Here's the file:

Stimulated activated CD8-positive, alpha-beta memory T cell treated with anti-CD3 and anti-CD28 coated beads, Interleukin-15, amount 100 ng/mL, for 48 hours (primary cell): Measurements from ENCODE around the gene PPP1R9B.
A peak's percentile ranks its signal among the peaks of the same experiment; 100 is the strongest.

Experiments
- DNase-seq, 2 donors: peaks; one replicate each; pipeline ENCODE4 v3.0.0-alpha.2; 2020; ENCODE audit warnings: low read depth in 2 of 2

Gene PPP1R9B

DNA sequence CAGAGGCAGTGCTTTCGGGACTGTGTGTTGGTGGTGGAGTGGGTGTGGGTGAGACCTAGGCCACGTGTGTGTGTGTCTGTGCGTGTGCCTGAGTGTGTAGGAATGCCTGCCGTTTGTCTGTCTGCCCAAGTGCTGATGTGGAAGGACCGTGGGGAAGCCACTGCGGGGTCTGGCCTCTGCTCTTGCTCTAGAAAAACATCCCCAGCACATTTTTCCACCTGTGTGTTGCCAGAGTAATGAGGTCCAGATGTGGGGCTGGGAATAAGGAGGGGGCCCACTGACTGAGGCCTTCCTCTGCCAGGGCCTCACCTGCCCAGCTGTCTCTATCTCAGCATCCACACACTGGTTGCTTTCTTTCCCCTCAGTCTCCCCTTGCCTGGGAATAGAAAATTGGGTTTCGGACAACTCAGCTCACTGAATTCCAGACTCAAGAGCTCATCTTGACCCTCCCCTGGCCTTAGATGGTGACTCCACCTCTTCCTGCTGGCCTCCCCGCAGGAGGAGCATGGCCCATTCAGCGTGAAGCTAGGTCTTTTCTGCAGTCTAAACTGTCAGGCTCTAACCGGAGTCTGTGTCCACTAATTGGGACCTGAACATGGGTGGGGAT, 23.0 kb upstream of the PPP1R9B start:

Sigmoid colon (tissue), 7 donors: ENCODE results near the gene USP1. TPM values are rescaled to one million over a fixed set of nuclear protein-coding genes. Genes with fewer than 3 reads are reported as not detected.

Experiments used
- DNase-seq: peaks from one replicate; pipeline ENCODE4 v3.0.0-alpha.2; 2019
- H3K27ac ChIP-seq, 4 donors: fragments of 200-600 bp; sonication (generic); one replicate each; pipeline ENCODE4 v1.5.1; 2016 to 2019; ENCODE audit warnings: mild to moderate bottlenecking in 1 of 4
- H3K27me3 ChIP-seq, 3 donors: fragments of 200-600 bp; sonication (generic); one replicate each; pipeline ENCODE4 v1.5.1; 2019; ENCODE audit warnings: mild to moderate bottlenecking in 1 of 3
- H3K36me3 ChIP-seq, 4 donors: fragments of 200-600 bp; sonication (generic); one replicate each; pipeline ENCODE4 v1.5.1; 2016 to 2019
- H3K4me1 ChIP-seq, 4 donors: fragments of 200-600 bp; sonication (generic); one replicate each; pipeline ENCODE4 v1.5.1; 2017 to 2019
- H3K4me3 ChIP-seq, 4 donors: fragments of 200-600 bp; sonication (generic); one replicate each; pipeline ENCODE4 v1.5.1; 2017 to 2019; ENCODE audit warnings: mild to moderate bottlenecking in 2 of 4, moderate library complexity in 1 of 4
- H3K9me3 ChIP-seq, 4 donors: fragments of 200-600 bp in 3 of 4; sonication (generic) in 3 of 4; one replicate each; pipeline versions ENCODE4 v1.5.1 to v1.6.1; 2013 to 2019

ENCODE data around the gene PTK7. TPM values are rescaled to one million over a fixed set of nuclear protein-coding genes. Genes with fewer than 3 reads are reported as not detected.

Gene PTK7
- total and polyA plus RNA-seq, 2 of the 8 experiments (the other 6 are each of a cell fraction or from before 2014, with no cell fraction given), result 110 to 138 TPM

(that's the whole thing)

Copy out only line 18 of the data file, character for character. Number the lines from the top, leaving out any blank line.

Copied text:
- total and polyA plus RNA-seq, 2 of the 8 experiments (the other 6 are each of a cell fraction or from before 2014, with no cell fraction given), result 110 to 138 TPM